IMPORTANT: Avoid damage! Dirt and water in fuel can cause engine damage:

• Clean dirt and debris from the fuel tank opening.

• Use clean, fresh, stabilized fuel.

• Fill the fuel tank at the end of each day’s operation to keep condensation out of the fuel tank.

• Use a non-metallic funnel with a plastic mesh strainer when filling the fuel tank or container.


Fill fuel tank at the end of each day’s operation to prevent condensation and freezing during cold weather.

1. Park machine safely. (See Parking Safely in the SAFETY section.)

2. Allow engine to cool.

3. Remove any trash from area around fuel tank cap.

4. Remove fuel tank cap slowly to allow any pressure built up in tank to escape.

5. Fill fuel tank only to bottom of filler neck.

6. Install fuel tank cap.

Checking Tire Pressure

c CAUTION: Avoid injury! Explosive separation of tire and rim parts is possible when they are serviced incorrectly:

• Do not attempt to mount a tire without the proper equipment and experience to perform the job.

• Do not inflate the tires above the recommended pressure.

• Do not weld or heat a wheel and tire assembly. Heat can cause an increase in air pressure resulting in an explosion. Welding can structurally weaken or deform the wheel.

• Do not stand in front or over the tire assembly when inflating. Use a clip-on chuck and extension hose long enough to allow you to stand to one side.

1. Check tires for damage.

NOTE: Refer to the SPECIFICATIONS section for tire pressures.

2. Check tire pressure with an accurate gauge.

3. Add or remove air, if necessary.

Tightening Wheel Hardware

NOTE: Tighten bolts after first 50 hours of operation and every 100 hours thereafter.

1. Tighten all wheel bolts alternately to 81–95 N•m (60–70 lb-ft.).

Adjusting Park Brake

A properly adjusted park brake should have no play in the pedal when the brake is in the unlocked position. The pedal should return and contact the rear of the opening in the operator foot platform.

As the brake pads wear, the brake pedal will have to be depressed further to fully engage the brakes. If the brake pedal travel is too far for operator comfort, the brake adjusting rod can be adjusted.

1. Park the vehicle safely. (See Park Safely in the SAFETY section.)


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2. Loosen jam nut (A) on the brake adjusting rod (B).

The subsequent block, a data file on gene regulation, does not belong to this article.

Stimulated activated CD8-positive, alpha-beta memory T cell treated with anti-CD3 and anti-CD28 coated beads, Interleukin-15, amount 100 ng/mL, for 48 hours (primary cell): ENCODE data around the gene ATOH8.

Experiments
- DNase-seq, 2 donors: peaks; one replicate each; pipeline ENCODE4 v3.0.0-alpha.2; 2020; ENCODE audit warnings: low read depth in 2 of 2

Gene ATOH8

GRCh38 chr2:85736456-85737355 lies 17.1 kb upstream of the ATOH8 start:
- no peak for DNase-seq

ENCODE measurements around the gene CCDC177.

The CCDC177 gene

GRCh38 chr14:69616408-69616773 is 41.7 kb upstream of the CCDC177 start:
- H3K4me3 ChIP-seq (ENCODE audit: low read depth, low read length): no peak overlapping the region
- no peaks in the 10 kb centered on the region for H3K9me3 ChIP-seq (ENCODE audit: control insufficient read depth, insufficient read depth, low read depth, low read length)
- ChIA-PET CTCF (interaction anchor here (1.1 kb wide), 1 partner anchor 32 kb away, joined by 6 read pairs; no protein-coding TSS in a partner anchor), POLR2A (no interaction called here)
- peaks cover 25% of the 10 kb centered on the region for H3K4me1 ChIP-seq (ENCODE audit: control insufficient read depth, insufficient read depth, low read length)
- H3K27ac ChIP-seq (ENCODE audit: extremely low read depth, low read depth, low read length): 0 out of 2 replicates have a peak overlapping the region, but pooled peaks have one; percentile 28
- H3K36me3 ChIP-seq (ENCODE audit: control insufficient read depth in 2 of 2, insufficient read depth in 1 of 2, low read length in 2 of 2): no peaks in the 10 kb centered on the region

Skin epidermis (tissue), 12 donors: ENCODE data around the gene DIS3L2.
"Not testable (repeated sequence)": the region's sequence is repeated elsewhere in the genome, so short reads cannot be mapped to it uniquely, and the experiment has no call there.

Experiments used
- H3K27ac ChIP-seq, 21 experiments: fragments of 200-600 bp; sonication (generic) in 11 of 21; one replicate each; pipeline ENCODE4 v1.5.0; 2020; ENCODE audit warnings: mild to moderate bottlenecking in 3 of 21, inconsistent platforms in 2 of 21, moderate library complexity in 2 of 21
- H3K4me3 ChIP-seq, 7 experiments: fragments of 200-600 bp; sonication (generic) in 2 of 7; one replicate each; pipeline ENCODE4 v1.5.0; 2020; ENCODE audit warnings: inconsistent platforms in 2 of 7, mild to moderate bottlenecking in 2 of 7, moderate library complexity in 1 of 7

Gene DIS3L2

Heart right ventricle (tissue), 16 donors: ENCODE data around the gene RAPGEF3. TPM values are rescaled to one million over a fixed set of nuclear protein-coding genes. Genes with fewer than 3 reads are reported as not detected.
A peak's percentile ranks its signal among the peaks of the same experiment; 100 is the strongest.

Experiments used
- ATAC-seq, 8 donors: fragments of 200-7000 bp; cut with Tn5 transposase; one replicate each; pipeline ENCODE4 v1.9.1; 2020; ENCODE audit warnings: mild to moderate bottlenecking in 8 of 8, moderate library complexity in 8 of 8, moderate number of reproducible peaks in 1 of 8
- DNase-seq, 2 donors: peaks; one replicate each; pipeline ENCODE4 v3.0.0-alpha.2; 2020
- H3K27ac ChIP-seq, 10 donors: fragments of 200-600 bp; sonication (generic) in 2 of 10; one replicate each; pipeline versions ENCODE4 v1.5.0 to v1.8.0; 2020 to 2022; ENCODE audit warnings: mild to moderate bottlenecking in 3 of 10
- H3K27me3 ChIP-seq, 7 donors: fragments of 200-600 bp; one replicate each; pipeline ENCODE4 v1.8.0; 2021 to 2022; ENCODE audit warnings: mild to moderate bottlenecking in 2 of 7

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3. Remove cotter key (C) and drilled head pin (D) from park brake linkage.

NOTE: Be careful not to turn out the yoke too far on either end of the threaded adjustment rod. The maximum length of thread to be exposed at each end of the rod should be 25mm (1 in.).

4. Hold brake adjusting rod (B). Turn front yoke (E) counter-clockwise until the park brake pedal needs to be depressed slightly to install drilled pin back into front yoke.

5. Install drilled head pin (D) and cotter key (C).

6. Check adjustment.

7. If further adjustment is required, refer to the Technical Manual or see a John Deere distributor.

Cleaning Plastic Surfaces

IMPORTANT: Avoid damage! Improper care of machine plastic surfaces can damage that surface:

• Do not wipe plastic surfaces when they are dry. Dry wiping will result in minor surface scratches.

• Use a soft, clean cloth (bath towel, diaper, automotive mitt).

• Do not use abrasive materials, such as polishing compounds, on plastic surfaces.

• Do not spray insect repellent near machine.


1. Rinse hood and entire machine with clean water to remove dirt and dust that may scratch the surface.

2. Wash surface with clean water and a mild liquid automotive washing soap.

3. Dry thoroughly to avoid water spots.

4. Wax the surface with a liquid automotive wax. Use products that specifically say “contains no abrasives.”

IMPORTANT: Avoid damage! Do not use a power buffer to remove wax.


5. Buff applied wax by hand using a clean, soft cloth.

Cleaning and Repairing Metal Surfaces

Cleaning:

Follow automotive practices to care for your vehicle painted metal surfaces. Use a high-quality automotive wax regularly to maintain the factory look of your vehicle’s painted surfaces.

Repairing Minor Scratches (surface scratch):

1. Clean area to be repaired thoroughly.

IMPORTANT: Avoid damage! Do not use rubbing compound on painted surfaces.


2. Use automotive polishing compound to remove surface scratches.

3. Apply wax to entire surface.

Repairing Deep Scratches (bare metal or primer showing):

1. Clean area to be repaired with rubbing alcohol or mineral spirits.

2. Use paint stick with factory-matched colors available from your authorized dealer to fill scratches. Follow directions included on paint stick for use and for drying.

3. Smooth out surface using an automotive polishing compound. Do not use power buffer.

4. Apply wax to surface.